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To: SeekAndFind
A Parent should never co-sign a loan for their kids. It puts all your assets in jeopardy....I refused twice to do so. Co sign a loan for a car, the kid gets in an accident the other party sues, you can be on the hook. Same with co signing for a home can kiss your retirement plans bye bye....

I love all my kids but am not parents taught me well.

9 posted on 04/02/2012 2:42:56 PM PDT by goat granny
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To: goat granny

My parents didn’t let us get our licenses until we were 18 for the same reason; kill somebody when you’re 17 and your parents are liable.

Getting the older generation to co-sign loans was a great way to speed up the wealth re-distribution; people that should have been free & clear of the debt crisis will now watch their assets be added to the pool for re-distribution to welfare recipients & unions. So many people are being left with nothing (those that have savings are losing value every day as the dollar plunges, while many who had investments already lost much of the value in them more overtly), the left’s wealth re-distribution is nearly complete. There is little for anyone 40 and over to pass on to their children.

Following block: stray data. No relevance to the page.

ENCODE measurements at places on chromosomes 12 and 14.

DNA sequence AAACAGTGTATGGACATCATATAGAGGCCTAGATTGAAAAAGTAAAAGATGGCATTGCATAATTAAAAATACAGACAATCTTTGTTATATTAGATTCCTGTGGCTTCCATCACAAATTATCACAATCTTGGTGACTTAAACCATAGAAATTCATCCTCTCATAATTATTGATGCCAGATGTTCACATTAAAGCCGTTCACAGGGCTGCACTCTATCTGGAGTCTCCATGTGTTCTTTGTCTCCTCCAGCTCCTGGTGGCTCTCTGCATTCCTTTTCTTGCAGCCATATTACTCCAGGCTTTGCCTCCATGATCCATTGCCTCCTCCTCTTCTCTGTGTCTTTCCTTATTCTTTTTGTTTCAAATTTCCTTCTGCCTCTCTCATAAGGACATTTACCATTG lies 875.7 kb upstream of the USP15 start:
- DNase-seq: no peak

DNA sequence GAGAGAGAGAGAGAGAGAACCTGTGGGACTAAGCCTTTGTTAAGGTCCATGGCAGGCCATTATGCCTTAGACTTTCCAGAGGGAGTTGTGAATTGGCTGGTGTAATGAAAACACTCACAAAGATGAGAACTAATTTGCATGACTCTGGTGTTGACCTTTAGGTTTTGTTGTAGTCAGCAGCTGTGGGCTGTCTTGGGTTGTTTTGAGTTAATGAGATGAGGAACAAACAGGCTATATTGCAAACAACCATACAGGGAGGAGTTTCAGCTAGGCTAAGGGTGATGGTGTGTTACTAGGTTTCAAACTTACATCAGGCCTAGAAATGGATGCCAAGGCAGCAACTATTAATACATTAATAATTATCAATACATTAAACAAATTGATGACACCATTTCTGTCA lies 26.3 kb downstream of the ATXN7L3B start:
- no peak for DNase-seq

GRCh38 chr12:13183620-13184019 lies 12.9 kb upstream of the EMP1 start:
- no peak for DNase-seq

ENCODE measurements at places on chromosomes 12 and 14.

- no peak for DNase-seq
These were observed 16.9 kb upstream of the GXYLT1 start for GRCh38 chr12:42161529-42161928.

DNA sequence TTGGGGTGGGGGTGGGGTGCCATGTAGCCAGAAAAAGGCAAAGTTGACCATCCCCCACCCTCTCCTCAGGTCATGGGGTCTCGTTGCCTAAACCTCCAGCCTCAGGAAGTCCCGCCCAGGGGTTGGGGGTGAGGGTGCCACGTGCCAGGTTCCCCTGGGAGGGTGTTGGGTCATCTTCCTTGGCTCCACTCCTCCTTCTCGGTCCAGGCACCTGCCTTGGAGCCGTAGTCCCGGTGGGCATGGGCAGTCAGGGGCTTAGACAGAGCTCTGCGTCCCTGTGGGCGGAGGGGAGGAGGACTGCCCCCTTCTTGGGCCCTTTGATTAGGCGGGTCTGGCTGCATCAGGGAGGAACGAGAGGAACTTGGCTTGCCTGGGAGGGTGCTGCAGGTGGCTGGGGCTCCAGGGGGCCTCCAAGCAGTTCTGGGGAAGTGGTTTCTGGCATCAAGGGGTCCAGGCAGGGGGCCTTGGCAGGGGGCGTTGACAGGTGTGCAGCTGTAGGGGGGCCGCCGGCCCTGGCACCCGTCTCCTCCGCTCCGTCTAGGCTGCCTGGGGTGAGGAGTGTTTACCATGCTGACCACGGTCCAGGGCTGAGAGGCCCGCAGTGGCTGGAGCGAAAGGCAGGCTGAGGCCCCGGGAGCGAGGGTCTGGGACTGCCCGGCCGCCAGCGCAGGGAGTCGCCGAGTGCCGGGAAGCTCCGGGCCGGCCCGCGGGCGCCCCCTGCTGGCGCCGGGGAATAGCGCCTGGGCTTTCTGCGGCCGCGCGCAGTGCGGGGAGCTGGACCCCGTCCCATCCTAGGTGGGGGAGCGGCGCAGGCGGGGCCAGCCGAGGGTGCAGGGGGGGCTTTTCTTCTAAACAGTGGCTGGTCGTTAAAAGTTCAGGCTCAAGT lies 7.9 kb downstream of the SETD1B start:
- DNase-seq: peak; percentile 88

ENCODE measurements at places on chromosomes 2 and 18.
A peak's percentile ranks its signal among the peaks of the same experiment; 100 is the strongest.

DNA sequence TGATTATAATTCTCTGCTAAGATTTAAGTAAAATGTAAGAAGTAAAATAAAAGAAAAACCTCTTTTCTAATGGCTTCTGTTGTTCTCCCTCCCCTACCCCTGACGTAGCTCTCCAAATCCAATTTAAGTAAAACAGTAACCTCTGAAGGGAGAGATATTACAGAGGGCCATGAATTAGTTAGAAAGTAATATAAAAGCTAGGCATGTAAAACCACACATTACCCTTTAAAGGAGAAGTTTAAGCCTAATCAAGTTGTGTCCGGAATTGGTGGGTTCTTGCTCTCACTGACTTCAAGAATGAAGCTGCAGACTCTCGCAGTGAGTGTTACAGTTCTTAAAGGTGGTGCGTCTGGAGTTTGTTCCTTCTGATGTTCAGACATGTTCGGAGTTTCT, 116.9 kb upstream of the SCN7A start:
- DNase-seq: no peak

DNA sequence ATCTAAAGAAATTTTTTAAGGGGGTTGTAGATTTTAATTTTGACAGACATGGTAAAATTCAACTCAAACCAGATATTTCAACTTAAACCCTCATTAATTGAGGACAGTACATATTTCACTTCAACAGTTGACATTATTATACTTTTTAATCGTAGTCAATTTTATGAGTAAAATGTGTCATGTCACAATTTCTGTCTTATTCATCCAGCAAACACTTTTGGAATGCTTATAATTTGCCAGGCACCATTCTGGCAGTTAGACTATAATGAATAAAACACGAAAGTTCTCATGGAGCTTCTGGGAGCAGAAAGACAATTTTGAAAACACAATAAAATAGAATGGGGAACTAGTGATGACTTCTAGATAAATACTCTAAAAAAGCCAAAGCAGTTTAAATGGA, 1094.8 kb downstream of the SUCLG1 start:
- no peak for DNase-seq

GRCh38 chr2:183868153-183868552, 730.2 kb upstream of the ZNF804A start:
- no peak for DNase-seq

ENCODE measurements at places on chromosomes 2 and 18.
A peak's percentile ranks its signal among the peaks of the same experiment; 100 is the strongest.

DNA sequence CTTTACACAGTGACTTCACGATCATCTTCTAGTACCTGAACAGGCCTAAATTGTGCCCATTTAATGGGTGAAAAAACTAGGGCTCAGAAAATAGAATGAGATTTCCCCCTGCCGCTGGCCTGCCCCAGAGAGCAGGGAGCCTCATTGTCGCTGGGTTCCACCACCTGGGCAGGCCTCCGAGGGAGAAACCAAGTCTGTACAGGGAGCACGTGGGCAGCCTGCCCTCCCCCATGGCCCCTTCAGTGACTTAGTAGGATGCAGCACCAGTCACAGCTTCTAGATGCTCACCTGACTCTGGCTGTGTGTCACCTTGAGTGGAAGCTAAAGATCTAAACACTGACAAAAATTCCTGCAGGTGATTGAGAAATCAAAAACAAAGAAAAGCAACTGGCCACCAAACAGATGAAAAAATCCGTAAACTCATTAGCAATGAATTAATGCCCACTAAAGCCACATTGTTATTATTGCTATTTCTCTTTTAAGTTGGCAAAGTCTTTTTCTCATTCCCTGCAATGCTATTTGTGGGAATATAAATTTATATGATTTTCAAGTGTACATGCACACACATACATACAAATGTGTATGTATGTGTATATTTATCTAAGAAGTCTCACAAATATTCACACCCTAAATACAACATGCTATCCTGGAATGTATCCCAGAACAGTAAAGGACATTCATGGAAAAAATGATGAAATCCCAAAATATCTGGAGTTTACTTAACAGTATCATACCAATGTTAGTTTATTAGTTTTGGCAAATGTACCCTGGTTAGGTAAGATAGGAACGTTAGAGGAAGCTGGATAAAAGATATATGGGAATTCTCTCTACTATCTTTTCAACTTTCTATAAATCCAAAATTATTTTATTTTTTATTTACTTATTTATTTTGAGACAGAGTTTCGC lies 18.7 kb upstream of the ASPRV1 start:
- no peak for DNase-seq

10 posted on 04/02/2012 2:53:30 PM PDT by kearnyirish2
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To: PGR88
THEN - call on universities, both public and private, to sign a pledge to reduce tuitions 10% by 2014.

This won't work. On Dec. 31, 2013 at 11:59pm they will raise the tuition fees by 20%, only to drop them by 10% on Jan. 01, 2014 at 00:00am.

The problem is not caused by universities ripping students off. (They do, but that's a different story.) The real problem is in availability of credit that can't be repaid.

If a university charges $50K/yr and nobody comes - because they have no money - then the university will have to lower the fees or to close the doors.

This credit is inflation by another name. Monies are created out of thin air and given to people; however the people will not be able to ever be productive enough to back that money with equivalent productive labor.

11 posted on 04/02/2012 3:36:54 PM PDT by Greysard
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To: Huntress

The fact that we have set up a system where young financial neophytes who have barely attained their majority are encouraged to take out student loans that lock them in forever regardless of ability to pay is reprehensible. The reasons we have so many problems with this system are plain, and yet we’ve built up a huge edifice around this practice.

12 posted on 04/02/2012 6:12:03 PM PDT by FreedomPoster (Islam delenda est)
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To: kearnyirish2
Another thing that ticks me off is the government mandates you take out a specific withdrawl from your IRA when you reach the age of 72. I have no mortgage, no car payments and have to take out more from my IRA than I need. This year it was a blessing tho because I just had to put on a new roof for just under 5000 dollars...was able to withdraw from the IRA to pay cash....

The amount you have to withdraw is based on how long statistics say you will live and (don't ask me why this is relative) the age of your oldest child.